Supply Chain Risk Management – SCRM

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Supply chain risk management encompasses the planning and management of all activities involved in sourcing and procurement, conversion, and all logistics management activities.


The benefits of Supply Chain Risk Management include:

A promotion of supply chain flexibility and responsiveness. The more flexible a supply base, the faster responses to change demands, then the lower the inherent risks.

The process of identifying risks along a supply chain, promotes open flows of commination. This creates improved understanding of challenges along the supply chain, which can result in improved relationships.

Best practice is encouraged throughout the supply chain. For example, sub-suppliers operating deficient equipment maintenance regimes are clearly a risk to the integrity of the entire supply chain. Therefore, a focus is placed on promoting best practice throughout the supply chain, with resultant benefits to all involved.

supply chain risk management

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SCRM – “Known” and “Unknown” Risks:

Risks within the supply chain, can be categorized into “Known” and “Unknown” risks. Examples of Known risks could be critical equipment breakdown within a single source supplier, adverse weather impacting delivery schedules, un-anticipated price increases in critical raw materials, receipt of defective components, labor shortages, strike action, government taxation increases, changes in legislation, etc..

As the above risks are known, then impacts can be reviewed in advance and mitigation actions put in place to address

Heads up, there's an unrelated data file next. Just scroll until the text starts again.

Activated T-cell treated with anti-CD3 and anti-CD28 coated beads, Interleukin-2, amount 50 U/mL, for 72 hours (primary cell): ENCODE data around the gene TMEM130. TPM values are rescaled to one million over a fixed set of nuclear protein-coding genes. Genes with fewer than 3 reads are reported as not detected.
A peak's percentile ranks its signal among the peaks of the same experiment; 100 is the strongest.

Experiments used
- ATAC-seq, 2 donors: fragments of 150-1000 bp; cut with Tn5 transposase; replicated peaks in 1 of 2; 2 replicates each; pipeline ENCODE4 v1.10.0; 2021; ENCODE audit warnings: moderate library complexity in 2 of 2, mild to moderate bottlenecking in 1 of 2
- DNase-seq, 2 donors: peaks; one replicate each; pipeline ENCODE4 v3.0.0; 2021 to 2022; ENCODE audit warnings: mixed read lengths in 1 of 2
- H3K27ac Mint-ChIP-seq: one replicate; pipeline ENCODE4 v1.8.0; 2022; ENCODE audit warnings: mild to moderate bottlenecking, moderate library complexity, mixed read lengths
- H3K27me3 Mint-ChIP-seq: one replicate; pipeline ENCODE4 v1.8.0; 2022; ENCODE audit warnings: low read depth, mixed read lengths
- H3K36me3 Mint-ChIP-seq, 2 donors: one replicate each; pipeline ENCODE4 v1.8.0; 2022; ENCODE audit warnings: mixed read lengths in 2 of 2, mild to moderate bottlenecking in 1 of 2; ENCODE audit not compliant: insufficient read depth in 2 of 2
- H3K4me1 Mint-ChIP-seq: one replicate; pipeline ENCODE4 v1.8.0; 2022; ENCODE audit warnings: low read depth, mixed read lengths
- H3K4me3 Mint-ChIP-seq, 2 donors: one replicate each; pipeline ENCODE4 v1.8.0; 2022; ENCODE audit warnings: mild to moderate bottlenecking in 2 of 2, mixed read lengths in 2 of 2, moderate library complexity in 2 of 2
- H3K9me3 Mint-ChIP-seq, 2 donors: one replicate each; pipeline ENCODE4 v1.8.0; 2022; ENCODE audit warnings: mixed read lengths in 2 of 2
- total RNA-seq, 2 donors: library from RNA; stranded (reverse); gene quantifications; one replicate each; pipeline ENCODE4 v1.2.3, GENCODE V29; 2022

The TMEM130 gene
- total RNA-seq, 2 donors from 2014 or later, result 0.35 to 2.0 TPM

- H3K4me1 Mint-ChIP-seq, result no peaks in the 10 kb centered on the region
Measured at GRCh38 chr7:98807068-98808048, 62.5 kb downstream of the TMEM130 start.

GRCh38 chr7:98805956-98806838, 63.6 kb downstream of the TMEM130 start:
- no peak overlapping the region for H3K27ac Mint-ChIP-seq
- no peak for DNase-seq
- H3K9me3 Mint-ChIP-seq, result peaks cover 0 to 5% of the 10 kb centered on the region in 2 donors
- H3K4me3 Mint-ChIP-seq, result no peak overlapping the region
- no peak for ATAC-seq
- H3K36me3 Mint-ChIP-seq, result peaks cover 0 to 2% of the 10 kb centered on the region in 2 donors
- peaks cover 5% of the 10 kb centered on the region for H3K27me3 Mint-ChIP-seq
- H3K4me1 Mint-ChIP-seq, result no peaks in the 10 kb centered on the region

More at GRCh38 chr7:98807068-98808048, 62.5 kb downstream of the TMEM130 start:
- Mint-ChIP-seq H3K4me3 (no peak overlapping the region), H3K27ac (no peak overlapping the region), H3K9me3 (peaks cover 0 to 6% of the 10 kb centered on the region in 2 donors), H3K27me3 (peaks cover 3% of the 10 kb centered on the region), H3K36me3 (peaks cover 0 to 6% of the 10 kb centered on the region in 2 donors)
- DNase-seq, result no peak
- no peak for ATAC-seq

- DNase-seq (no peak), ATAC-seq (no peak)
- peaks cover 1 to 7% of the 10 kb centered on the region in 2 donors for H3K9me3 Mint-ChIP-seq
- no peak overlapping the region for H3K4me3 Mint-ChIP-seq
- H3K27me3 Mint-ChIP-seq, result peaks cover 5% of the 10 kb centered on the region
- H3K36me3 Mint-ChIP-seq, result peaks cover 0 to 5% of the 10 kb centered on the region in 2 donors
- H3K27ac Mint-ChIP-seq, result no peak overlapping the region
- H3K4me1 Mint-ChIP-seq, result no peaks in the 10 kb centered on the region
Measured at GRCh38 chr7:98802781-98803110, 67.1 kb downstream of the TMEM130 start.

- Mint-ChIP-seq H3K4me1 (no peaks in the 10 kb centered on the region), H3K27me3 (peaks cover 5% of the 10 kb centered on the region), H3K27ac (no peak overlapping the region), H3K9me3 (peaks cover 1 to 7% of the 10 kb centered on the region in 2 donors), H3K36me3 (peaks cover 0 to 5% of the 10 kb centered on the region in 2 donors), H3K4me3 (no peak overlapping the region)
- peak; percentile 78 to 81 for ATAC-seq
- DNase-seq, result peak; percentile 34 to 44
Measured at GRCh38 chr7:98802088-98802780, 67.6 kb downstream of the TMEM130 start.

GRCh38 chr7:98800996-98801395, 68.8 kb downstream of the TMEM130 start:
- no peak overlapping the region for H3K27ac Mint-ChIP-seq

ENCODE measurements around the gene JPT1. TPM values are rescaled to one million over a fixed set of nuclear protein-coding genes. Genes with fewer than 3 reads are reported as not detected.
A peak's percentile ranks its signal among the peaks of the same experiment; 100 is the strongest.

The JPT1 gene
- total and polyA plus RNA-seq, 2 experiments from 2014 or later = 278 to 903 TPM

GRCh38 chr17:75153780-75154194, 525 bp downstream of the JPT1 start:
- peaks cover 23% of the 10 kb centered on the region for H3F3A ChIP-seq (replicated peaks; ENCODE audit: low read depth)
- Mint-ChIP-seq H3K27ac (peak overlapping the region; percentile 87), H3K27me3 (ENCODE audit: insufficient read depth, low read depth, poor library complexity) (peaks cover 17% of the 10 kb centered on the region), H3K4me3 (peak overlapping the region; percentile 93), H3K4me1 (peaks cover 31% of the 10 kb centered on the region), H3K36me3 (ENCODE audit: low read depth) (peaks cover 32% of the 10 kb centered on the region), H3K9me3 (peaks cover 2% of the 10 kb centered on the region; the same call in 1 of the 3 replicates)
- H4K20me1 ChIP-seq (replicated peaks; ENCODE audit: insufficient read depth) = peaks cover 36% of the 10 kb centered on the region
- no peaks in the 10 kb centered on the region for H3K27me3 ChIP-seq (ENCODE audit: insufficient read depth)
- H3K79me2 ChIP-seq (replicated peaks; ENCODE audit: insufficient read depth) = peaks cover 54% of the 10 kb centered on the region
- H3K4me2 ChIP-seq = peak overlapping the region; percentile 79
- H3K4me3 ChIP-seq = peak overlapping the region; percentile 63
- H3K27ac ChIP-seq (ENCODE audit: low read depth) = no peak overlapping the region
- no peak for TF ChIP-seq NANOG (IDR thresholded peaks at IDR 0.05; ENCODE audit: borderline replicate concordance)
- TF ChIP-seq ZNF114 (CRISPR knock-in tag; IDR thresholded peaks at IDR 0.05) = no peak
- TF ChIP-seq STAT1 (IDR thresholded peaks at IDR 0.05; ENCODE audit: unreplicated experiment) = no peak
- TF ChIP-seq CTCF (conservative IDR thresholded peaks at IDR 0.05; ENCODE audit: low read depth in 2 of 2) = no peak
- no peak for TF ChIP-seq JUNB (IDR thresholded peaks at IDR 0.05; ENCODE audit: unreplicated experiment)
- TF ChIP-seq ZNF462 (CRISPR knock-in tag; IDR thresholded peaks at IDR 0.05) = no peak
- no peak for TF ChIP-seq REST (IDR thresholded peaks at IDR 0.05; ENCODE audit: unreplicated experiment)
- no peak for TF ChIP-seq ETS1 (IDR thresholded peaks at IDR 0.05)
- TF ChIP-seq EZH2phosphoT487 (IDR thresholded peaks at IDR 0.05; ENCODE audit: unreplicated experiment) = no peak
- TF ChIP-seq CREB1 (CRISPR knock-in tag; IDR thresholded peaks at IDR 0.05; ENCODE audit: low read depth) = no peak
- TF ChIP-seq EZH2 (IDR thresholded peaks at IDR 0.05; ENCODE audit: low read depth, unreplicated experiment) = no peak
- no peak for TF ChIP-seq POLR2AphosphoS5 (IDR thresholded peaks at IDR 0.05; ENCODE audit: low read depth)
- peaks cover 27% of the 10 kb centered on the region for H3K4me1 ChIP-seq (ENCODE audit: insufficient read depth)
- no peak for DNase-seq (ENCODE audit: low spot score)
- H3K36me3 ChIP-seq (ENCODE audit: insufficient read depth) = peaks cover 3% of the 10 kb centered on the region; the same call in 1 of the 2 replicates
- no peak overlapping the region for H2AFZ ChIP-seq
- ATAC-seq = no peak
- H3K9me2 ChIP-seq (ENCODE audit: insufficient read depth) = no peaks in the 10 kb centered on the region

Unknow risks are clearly much more difficult to plan and mitigate against, as the risks are not foreseen in advance. An example of a previously “Unknown” risk could be along the lines of the recent covid-19 pandemic response, which resulted in governments world-wide ordering closure of many manufacturing, distribution, service facilities with consequent supply chain disruptions.


There are two aspects to planning for “Unknown” supply chain risk.

The first is to identify the supply chain in terms of a process flow diagram and to pick process steps, and without knowing the cause for a risk arising, to determine the impact of the loss of that step in the process flow.

The second stage of “Unknown” risk planning, is to determine the level of response that would be needed where the identified process step becomes unavailable for any reason.

Implementing a SCRM Process:

The risks associated with the SCRM process will range from very specific operational risks e.g. an item of critical process equipment breaking down within a supplier, to broader risks, for example a government embargo being placed on products manufactured in certain countries, where your supplier could be placed, or where your supplier’s critical sub-supplier could reside. However, regardless of the operatorial level of the risk, the same tools and techniques can be applied to identify, analyze, evaluate, monitor, etc..

Use of the same tools and techniques across all risk management activities, promotes improved acceptance and understanding of the risks tools.
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International Organization for Standardization – ISO 31000 – Risk Management